Common carp are a highly invasive species that can occur in very high abundance, causing significant damage to freshwater ecosystems and impact native species. Due to the degradation of waterways through human activities such as water extraction and changes to surrounding land use, carp has slowly become the more prevalent freshwater fish in certain rivers. We used eDNA to investigate the distribution and abundance of carp in the Wimmera River in order to improve control efforts.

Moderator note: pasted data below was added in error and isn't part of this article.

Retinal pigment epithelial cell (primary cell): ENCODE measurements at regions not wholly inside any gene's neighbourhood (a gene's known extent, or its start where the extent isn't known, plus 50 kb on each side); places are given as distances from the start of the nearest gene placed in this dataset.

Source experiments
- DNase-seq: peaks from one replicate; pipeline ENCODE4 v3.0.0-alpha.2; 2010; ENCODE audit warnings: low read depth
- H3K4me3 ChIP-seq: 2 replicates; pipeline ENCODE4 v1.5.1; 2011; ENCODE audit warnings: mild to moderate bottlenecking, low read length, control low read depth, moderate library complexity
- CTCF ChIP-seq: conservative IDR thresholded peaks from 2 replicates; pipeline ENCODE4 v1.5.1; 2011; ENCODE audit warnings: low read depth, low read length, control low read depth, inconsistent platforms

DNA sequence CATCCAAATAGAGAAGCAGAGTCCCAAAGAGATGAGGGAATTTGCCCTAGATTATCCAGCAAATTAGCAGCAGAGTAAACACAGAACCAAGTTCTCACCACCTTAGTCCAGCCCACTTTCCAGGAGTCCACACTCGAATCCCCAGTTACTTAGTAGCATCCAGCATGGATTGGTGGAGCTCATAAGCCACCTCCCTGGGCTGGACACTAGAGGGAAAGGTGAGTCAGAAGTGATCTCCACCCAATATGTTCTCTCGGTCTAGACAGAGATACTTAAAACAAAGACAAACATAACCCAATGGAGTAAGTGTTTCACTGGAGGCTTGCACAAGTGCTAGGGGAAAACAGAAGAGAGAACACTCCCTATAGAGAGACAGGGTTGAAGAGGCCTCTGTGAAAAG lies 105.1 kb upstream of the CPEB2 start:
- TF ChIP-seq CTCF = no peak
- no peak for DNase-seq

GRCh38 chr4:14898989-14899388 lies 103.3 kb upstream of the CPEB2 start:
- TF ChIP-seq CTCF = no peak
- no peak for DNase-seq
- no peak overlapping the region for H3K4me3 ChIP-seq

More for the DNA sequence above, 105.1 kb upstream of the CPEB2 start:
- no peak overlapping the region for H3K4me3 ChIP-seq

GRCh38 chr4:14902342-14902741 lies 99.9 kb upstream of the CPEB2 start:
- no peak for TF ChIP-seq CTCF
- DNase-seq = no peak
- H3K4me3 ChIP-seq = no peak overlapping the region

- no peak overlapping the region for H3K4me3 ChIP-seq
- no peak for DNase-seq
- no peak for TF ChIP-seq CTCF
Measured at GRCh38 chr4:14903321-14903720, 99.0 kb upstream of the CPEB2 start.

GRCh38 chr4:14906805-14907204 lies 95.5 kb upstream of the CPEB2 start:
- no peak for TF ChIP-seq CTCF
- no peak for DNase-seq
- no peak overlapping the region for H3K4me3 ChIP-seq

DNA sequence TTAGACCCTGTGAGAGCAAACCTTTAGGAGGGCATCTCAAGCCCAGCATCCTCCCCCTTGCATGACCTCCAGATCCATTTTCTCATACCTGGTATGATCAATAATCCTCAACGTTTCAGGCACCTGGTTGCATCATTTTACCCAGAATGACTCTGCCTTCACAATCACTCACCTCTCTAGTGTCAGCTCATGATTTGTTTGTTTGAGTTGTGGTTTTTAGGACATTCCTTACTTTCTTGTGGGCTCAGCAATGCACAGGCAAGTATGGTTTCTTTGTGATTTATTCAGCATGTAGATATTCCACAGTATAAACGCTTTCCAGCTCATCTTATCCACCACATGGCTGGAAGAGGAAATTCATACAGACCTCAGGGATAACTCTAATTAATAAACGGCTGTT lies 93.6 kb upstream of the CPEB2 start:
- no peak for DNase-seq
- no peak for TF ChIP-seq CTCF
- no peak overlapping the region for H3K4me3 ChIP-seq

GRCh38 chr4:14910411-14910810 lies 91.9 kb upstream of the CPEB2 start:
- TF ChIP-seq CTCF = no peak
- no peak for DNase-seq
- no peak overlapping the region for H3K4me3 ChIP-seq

With help from Austral Research & Consulting, we first conducted paired sampling to determine whether eDNA could be used as a measure of abundance for carp. Our research revealed a significant correlation between the amount of DNA in our water samples and the number of carp captured by electrofishing. With this knowledge, we designed a systematic sampling regime along the lower Wimmera River to investigate movement of carp in relation to hydrological conditions, particularly flow and water temperature.
Results from this study identified areas of high carp abundance and environmental cues that triggered carp movements. This information was used to direct control efforts at the most effective times and areas, in order to have the biggest impact.